Study in Genes and Development shows that 48 genes can predict susceptibility to toxic compound MNNG.

MIT researchers have found that cells from different people don’t all react the same way when exposed to N-methyl-N’-nitro-Nnitrosoguanidine (MNNG). They found that a set of 48 genes can predict how harmful the compound will be to a given individual at 94% accuracy.

Toxic agents such as MNNG create lesions in DNA, provoking the cell to defend itself with a variety of DNA-repair and other pathways. However, every individual expresses slight differences in the genes involved in those pathways.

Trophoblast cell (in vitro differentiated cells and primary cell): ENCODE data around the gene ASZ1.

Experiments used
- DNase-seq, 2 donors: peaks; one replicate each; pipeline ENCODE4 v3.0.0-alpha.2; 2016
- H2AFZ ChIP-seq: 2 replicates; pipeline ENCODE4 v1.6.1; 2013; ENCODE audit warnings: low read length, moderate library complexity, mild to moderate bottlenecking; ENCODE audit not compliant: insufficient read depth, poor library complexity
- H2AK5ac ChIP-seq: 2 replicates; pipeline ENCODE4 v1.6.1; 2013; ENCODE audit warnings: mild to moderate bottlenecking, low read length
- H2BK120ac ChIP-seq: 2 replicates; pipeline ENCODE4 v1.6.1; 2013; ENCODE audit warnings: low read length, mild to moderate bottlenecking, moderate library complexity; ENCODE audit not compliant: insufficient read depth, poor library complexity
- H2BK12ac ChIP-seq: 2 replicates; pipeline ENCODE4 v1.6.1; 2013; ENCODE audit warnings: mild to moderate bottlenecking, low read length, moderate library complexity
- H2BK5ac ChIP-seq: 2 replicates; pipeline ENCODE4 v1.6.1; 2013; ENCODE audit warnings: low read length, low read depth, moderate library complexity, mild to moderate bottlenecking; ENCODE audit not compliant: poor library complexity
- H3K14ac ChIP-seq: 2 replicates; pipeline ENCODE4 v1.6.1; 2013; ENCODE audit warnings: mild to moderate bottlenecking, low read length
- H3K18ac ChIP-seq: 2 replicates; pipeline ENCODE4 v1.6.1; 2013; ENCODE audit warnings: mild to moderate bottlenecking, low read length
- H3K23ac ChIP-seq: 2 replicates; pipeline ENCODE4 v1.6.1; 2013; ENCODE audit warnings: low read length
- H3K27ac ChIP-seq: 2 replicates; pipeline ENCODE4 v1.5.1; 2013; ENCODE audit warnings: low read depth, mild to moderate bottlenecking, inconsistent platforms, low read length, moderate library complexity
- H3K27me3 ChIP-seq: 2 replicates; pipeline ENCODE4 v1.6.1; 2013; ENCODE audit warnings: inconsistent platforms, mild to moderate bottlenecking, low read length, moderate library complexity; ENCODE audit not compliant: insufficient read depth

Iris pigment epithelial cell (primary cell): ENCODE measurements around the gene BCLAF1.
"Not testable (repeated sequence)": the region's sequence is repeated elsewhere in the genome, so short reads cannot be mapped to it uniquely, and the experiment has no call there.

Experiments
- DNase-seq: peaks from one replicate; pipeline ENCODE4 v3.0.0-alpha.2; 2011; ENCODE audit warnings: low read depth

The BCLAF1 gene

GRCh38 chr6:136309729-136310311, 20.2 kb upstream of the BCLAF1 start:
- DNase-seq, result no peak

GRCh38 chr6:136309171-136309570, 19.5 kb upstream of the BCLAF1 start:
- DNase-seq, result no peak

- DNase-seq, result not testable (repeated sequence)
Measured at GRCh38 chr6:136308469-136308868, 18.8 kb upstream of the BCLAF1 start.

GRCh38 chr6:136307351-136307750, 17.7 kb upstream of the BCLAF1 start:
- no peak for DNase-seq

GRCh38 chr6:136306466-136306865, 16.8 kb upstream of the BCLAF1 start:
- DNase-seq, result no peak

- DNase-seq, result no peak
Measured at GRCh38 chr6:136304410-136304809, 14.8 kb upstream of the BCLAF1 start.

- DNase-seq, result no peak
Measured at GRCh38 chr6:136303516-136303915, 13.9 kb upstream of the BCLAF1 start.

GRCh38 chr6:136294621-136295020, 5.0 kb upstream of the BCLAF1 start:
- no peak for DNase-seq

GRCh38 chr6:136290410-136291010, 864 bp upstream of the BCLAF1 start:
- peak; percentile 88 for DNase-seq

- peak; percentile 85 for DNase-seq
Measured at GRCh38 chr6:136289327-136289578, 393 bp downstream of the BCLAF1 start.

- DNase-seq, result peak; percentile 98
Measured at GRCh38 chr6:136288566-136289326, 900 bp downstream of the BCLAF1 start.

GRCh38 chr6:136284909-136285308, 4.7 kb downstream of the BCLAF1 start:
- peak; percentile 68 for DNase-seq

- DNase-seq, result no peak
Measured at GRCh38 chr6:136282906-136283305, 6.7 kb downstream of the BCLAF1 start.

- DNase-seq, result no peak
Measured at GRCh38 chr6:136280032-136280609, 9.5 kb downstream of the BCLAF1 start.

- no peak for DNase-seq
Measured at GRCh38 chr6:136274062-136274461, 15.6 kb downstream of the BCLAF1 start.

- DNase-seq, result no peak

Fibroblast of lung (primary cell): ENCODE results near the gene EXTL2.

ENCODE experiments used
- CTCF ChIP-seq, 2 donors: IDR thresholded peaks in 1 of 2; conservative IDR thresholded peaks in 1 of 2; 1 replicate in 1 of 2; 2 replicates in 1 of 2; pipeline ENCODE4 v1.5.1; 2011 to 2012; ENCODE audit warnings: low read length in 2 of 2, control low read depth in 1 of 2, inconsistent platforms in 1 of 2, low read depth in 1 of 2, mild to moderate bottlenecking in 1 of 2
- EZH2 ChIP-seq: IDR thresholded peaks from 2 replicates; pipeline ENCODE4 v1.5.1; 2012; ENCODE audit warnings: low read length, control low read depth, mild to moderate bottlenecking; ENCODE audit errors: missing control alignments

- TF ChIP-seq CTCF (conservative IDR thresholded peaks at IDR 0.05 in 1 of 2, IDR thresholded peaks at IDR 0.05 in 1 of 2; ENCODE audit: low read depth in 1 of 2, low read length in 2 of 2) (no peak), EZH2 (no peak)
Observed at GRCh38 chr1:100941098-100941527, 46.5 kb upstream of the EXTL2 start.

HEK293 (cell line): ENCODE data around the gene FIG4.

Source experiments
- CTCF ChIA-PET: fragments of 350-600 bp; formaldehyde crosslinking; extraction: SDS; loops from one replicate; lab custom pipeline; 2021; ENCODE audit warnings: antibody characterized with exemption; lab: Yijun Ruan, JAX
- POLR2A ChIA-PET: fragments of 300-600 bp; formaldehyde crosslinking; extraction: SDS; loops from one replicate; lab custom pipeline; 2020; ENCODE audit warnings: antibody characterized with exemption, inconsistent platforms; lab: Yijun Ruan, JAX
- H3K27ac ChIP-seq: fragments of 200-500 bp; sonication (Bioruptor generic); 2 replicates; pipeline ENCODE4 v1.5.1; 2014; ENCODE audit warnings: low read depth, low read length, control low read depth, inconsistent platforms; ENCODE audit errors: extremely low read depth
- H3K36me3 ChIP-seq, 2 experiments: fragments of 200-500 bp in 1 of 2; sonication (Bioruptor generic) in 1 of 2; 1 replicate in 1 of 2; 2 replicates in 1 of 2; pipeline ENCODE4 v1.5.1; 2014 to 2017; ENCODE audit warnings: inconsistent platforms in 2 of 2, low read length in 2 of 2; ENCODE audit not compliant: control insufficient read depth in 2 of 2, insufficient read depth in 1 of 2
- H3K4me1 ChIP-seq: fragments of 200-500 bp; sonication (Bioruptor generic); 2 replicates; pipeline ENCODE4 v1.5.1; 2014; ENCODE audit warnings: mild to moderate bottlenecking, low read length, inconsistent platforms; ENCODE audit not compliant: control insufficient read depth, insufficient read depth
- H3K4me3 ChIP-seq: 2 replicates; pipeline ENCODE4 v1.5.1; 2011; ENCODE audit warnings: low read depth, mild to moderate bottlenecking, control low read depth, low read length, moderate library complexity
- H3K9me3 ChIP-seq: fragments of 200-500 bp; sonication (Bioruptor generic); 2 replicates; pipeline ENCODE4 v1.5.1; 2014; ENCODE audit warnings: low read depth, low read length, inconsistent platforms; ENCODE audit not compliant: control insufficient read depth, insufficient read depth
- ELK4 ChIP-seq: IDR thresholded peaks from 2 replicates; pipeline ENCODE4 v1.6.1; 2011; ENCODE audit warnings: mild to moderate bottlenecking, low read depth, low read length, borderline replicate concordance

The investigators used a high-throughput growth inhibition assay across the panel of cell lines, which included control cell lines with very high or very low MNNG sensitivity. The team also monitored MNNG-induced apoptosis in the cell lines and found a positive correlation with MNNG sensitivity.

Several of the 48 genes have already been linked to cancer, but the team cautions that it was not known that their expression is already altered before exposure to the DNA damaging agent.

This study is specific to MNNG, but similar efforts are under way to predict individuals’ responses to other toxic agents including cisplatin and temozolomide.

Results from the MNNG investigation appear in the September 19 online edition of Genes and Development.

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